Meanwhile, according to a Reuters' poll, economists expect UK economic growth to decrease by more than half to a rate of 1.1%, while inflation rises to almost 3% compared to 0% in January 2016. Therefore, consumers in the UK are very vulnerable right now, and may be impacted by any small change in the economy. Soon consumers might be unable to service their credit cards and lenders will have to write off large amounts of credit card debt.
Obviously, UK authorities are worried about this continuous increase in personal debt in general and would like to prevent a consumer debt bubble. The Bank of England announced, after the February 2017 data was published, that its main banking regulator is now reviewing lending standards.
Apparently, the easing of lending standards on unsecured loans posed a potential risk on the nation's financial stability by allowing too much unsecured debt. Obviously the Bank of England can see all the right indicators for an economic crisis and is worried about it.
How about the British retail banks that are exposed to such a high risk of default? Are they worried too? The Bank of England's Financial Policy Committee said that the consumers were more likely to default on credit card payments than on mortgage payments.
So while the defaults might not affect national stability, they will affect the lenders' stability. Apparently, the latest stress tests indicate that lenders might lose around £18.5bn on their books in the event of a major economic crisis. Is there any wonder why lenders keep issuing more credit card debt?
Consumers in the US and UK seem to be generally content with the current economic conditions and are therefore spending more freely. But since the average consumer is not necessarily an economic expert and hence they will take advantage of any incentives to borrow and spend in ignorant bliss. Consumers often lack the proper financial knowledge to make informed decisions.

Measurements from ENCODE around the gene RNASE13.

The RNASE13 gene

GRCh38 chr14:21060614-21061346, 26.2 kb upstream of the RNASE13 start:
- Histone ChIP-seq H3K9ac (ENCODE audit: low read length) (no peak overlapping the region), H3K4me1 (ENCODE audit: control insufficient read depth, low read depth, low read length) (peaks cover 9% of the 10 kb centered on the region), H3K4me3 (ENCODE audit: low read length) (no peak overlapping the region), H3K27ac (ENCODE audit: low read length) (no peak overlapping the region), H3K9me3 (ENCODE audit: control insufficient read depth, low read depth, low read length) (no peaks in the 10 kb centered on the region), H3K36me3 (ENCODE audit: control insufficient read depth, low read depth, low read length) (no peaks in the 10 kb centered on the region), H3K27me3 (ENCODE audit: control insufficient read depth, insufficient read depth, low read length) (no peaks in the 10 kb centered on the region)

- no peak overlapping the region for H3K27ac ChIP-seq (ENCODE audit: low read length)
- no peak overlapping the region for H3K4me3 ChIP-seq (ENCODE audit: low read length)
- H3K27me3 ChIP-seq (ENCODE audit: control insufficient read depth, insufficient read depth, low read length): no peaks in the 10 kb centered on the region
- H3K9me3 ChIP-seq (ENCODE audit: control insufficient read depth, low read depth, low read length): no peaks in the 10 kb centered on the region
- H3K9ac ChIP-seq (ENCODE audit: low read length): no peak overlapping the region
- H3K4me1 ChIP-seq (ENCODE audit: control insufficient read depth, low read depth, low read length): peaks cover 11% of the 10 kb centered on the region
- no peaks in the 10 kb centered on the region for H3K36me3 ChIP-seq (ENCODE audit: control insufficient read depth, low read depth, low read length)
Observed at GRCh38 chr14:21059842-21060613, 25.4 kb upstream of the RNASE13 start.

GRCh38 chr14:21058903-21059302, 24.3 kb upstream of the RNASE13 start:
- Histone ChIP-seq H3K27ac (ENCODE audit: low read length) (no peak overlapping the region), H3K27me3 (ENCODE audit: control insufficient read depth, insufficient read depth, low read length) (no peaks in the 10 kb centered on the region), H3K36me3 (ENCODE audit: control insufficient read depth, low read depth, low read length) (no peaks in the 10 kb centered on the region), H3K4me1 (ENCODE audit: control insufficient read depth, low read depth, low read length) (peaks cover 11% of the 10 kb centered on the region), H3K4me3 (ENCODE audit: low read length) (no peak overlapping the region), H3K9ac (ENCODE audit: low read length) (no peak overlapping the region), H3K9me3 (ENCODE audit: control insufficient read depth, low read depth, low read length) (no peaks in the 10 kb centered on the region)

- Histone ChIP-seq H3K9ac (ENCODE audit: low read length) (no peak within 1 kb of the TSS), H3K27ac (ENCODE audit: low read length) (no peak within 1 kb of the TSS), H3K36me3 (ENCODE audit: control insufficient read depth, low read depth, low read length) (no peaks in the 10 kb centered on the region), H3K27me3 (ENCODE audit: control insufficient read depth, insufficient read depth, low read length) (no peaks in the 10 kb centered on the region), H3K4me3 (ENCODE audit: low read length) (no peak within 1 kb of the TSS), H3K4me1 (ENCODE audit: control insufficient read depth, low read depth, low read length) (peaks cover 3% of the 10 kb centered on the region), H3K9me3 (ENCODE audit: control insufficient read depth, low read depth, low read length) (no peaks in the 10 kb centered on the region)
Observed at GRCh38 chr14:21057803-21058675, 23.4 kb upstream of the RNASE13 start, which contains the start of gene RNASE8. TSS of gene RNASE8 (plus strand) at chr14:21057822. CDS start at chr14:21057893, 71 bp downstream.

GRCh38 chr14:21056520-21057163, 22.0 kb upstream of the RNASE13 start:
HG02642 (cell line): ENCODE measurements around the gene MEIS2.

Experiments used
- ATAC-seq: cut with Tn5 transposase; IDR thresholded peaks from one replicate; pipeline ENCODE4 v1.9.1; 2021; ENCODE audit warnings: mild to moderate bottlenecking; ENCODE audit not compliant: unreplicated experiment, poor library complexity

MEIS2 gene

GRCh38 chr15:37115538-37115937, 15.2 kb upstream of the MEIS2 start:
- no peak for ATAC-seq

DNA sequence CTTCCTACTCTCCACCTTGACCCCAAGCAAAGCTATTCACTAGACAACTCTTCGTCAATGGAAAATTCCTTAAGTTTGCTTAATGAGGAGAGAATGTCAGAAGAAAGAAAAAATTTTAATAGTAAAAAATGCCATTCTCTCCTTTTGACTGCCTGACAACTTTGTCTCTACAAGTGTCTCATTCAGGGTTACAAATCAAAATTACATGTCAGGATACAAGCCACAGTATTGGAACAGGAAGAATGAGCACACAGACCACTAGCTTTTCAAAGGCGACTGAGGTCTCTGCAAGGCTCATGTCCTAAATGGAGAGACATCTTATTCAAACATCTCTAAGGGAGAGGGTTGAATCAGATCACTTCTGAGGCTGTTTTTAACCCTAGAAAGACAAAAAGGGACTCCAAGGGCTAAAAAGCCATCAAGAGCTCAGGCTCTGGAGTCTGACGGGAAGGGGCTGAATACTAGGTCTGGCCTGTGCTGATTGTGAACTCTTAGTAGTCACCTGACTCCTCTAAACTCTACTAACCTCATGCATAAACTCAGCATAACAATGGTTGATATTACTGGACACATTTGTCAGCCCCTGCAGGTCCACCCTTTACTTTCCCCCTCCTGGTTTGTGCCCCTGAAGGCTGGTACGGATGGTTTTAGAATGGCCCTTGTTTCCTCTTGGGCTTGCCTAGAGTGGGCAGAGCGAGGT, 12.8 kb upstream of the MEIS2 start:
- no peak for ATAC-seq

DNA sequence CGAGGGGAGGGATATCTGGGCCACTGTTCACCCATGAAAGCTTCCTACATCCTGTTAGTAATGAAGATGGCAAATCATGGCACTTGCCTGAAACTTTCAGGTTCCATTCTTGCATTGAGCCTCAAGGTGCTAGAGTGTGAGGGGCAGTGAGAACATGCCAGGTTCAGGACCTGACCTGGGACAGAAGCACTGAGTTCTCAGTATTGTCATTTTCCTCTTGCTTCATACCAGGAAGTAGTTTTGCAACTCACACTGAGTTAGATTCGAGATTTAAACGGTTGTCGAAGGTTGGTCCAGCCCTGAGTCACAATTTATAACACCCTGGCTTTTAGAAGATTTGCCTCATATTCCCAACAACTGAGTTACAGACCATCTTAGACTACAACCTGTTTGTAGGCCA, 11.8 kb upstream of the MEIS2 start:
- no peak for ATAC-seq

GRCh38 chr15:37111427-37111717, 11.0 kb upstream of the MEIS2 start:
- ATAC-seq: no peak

However, financial institutions are a different breed altogether. They should really be worried about increased risk exposure. They employ economic big guns to study the economy on a daily basis, watching all economic indicators from exchange rates, interest rates, inflation rates, economic growth or shrinkage rate, unemployment rates, derivatives markets, market volatility, securitisation, etc.
They employ risk management experts to manage a variety of risks – market, geopolitical, operational, credit, etc. Why do they ignore this risk of default that can happen at a slight downturn in the economy?
Given all this, one would have to ask:
- Why do these financial institutions continue to issue credit cards aggressively when a credit card bubble is highly likely?
- What is their secret?
- One tends to wonder if they are confident in getting another banking bailout – or bail-in – by the US taxpayers, the US Treasury and the US Federal Reserve?
The credit card crisis is not an accident. Credit card debt is securitised: bundled and sold off to other financial institutions to benefit from the large interest rates that consumers pay. Financial institutions have created a bubble simply because credit card debt is a lucrative business.
One can safely say that financial institutions are unscrupulous in the credit card business, sending applications to everyone and anyone, including people who have no money, no jobs, and bad credit.
Ironically, store credit cards are very easy to get – even for people with low credit ratings. As a result, consumers are no longer saving money for their purchases in order to buy big-ticket items when they can afford to; they now buy what they can afford to pay monthly. This is one of the reasons why credit card debt escalated to such proportions.
The US Federal Reserve increased the interest rate by 25 basis-points in December 2016. Naturally, banks benefited by passing higher interest onto the credit card holders faster than they passed on to the depositors. It makes good business sense to make a higher profit that way so they kept issuing credit card debt.
One can claim that the increased spending is a boost to the economy. True. But, is the boost in the economy real or it is a temporary one waiting for a downturn, which seems to be a natural result? Is it possible that consumers use more credit card debt simply because they do not have the cash to purchase goods? This possibility is the one which is simply being ignored. My question is why?